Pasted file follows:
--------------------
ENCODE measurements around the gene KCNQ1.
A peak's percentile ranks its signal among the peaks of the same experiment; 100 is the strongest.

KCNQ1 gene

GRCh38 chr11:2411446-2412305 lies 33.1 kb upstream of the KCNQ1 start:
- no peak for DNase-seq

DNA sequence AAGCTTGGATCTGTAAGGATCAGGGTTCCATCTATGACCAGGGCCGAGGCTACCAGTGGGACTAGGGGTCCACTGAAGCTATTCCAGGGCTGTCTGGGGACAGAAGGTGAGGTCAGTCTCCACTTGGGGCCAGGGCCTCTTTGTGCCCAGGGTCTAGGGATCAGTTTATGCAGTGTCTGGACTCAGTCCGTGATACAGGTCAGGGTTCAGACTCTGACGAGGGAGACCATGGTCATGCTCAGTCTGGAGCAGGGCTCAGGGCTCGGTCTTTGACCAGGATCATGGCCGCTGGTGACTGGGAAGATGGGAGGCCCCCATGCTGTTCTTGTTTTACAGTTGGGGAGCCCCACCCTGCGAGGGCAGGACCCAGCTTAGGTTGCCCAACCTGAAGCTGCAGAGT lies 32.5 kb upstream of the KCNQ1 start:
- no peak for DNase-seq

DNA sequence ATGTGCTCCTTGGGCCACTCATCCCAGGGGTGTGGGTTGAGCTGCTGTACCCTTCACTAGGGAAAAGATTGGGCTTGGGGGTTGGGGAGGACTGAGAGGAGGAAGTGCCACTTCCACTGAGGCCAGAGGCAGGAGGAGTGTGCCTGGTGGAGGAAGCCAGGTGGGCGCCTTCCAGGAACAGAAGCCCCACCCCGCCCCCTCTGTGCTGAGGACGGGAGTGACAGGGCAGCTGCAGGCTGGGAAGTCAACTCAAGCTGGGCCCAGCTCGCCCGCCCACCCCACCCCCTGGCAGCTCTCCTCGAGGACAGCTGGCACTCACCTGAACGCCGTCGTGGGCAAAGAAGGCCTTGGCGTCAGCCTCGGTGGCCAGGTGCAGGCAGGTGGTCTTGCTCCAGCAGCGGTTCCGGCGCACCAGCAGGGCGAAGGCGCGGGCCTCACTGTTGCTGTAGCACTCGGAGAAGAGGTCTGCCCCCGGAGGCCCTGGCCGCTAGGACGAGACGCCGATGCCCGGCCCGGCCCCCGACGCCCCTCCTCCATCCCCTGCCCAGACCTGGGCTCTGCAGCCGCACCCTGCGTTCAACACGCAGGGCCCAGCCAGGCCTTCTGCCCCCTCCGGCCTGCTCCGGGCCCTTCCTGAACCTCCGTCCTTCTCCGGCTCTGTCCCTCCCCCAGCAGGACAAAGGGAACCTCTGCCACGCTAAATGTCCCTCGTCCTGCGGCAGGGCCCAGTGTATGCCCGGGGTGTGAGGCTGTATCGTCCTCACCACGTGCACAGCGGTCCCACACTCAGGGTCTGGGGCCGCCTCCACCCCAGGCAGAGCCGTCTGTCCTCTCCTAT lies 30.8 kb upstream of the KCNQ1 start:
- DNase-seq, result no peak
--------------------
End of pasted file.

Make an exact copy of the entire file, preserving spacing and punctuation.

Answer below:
ENCODE measurements around the gene KCNQ1.
A peak's percentile ranks its signal among the peaks of the same experiment; 100 is the strongest.

KCNQ1 gene

GRCh38 chr11:2411446-2412305 lies 33.1 kb upstream of the KCNQ1 start:
- no peak for DNase-seq

DNA sequence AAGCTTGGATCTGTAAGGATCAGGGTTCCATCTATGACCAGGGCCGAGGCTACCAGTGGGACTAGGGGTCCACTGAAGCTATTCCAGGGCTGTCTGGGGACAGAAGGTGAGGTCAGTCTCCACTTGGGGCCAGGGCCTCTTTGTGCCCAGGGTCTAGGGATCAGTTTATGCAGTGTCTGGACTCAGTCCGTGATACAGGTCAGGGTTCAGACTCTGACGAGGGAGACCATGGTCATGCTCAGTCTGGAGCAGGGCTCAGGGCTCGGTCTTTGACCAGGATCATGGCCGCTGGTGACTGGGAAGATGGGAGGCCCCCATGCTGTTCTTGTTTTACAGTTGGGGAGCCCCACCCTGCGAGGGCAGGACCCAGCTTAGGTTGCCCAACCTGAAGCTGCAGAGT lies 32.5 kb upstream of the KCNQ1 start:
- no peak for DNase-seq

DNA sequence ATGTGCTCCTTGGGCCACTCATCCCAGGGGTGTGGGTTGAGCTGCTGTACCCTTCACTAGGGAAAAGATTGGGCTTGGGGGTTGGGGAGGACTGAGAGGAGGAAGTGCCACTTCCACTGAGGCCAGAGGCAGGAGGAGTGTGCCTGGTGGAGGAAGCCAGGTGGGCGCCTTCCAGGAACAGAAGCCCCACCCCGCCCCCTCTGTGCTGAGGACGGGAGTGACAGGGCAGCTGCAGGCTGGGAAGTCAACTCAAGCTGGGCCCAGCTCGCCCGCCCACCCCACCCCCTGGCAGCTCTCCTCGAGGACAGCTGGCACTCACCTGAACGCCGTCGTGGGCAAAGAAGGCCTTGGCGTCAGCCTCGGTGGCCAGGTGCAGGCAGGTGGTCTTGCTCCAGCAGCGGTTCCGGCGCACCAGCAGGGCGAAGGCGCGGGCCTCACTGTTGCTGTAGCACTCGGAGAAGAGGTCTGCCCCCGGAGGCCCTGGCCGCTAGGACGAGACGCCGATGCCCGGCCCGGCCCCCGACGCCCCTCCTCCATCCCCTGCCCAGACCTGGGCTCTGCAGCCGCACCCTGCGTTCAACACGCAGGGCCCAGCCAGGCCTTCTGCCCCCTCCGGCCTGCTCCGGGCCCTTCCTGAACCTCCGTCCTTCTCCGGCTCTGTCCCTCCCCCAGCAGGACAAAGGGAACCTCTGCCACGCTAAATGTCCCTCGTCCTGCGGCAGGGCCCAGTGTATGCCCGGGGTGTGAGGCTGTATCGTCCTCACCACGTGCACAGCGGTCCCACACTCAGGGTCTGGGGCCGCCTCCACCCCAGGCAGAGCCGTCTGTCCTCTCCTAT lies 30.8 kb upstream of the KCNQ1 start:
- DNase-seq, result no peak